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Giō-ji
祇王寺

Giō-ji is a small Shingon branch Buddhist temple affiliated with nearby Daikaku-ji. Its roots date back to the twelfth century, when a disciple of Hōnen was said to have established the temple under the name of Ōjō-in 往生院. The temple was abolished in the early Meiji period, and only restored after 1895 on the initiative of monks from Daikaku-ji, when a tea house donated to the temple was made into the temple’s main hall.
Today, Giō-ji is mainly known for its lush moss garden. Surrounding the main hall is moss, moss, and even more moss, all covered in soft shade by several maple trees. Therefore, Giō-ji is best visited anytime from June to October, especially on lightly rainy days or immediately after the rain. Autumn is famous too, but the maples do not tend to turn into bright, vivid colors, instead being sort of brownish. With good timing, though, it is possible to see a carpet of autumn leaves against maple foliage left on the trees.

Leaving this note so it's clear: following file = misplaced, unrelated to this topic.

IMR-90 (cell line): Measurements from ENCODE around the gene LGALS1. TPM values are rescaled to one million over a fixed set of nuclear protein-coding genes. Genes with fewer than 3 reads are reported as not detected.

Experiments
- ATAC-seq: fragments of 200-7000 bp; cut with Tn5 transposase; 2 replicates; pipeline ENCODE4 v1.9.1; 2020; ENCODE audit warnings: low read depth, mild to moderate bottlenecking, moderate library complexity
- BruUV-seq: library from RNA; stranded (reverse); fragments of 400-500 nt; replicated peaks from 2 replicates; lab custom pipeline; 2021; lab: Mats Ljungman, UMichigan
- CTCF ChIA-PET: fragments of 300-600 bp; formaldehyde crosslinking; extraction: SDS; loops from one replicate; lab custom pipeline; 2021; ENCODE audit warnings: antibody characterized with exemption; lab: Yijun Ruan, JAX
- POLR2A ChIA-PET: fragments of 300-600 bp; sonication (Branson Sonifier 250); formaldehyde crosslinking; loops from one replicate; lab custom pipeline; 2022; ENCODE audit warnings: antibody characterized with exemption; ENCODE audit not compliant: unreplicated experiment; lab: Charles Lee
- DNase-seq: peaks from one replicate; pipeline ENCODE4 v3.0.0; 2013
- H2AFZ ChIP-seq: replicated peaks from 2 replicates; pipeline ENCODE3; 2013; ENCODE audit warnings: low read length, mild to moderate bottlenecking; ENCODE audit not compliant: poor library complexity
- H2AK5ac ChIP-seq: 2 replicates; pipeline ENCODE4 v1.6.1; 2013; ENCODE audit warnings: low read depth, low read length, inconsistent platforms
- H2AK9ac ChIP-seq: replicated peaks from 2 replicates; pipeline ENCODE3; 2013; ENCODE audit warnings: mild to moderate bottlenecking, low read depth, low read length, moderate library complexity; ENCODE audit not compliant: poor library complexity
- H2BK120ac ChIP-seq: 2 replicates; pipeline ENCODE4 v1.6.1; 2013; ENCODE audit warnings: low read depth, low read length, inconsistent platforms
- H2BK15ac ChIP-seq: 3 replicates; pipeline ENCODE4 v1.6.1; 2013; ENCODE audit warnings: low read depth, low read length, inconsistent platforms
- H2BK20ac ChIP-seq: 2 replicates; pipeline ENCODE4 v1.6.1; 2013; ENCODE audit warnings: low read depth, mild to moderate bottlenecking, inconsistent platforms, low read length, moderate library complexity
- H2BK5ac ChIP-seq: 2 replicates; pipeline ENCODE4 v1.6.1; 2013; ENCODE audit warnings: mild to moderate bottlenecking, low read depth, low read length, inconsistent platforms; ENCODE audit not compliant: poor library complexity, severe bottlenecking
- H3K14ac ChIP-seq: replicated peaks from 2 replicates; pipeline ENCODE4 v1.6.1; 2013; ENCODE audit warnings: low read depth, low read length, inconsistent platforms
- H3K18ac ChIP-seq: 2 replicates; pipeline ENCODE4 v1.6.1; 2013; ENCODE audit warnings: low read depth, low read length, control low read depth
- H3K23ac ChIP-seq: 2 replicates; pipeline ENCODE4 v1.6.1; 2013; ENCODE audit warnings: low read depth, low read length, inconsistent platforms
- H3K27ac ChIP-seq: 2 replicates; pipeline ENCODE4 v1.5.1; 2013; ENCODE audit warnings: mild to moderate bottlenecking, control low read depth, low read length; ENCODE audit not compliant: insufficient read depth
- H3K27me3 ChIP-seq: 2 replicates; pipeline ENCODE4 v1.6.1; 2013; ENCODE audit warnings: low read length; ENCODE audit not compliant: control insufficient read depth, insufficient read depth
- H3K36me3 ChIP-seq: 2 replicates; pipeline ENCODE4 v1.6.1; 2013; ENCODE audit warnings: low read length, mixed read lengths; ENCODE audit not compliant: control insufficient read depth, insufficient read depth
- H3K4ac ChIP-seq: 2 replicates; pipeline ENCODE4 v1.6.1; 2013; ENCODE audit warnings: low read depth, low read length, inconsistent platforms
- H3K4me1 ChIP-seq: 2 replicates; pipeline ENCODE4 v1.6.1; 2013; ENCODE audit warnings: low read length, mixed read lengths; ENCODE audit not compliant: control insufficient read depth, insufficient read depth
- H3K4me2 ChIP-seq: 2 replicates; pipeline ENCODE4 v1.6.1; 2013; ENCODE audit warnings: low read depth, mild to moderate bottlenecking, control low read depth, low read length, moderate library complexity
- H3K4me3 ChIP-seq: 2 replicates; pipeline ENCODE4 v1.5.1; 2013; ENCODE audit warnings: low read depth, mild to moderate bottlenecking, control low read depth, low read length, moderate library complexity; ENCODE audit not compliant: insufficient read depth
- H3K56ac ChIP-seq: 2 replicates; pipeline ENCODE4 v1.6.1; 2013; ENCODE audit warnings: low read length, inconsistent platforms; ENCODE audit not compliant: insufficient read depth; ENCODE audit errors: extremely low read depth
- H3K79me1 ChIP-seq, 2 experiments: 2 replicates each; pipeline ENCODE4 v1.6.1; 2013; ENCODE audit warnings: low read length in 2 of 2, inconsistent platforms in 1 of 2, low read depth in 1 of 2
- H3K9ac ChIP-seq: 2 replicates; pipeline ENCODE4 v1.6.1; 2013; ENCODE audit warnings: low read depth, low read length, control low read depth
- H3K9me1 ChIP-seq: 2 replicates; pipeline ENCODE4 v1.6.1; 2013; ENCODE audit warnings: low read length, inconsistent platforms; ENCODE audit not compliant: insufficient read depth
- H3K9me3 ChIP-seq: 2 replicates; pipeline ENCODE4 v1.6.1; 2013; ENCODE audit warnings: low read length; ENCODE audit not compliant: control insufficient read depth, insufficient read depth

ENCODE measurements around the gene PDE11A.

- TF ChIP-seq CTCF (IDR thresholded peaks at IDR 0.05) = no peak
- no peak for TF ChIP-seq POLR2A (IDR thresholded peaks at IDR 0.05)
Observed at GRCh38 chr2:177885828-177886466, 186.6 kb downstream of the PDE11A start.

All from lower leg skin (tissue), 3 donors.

Admission: open year-round
Nearby places of interest: Takiguchi-dera, Nison-in, Adashino Nenbutsu-ji

The splendid moss at Giō-ji in rainy season.

The splendid moss at Giō-ji in rainy season.

Summer 夏
Autumn 秋
Winter 冬
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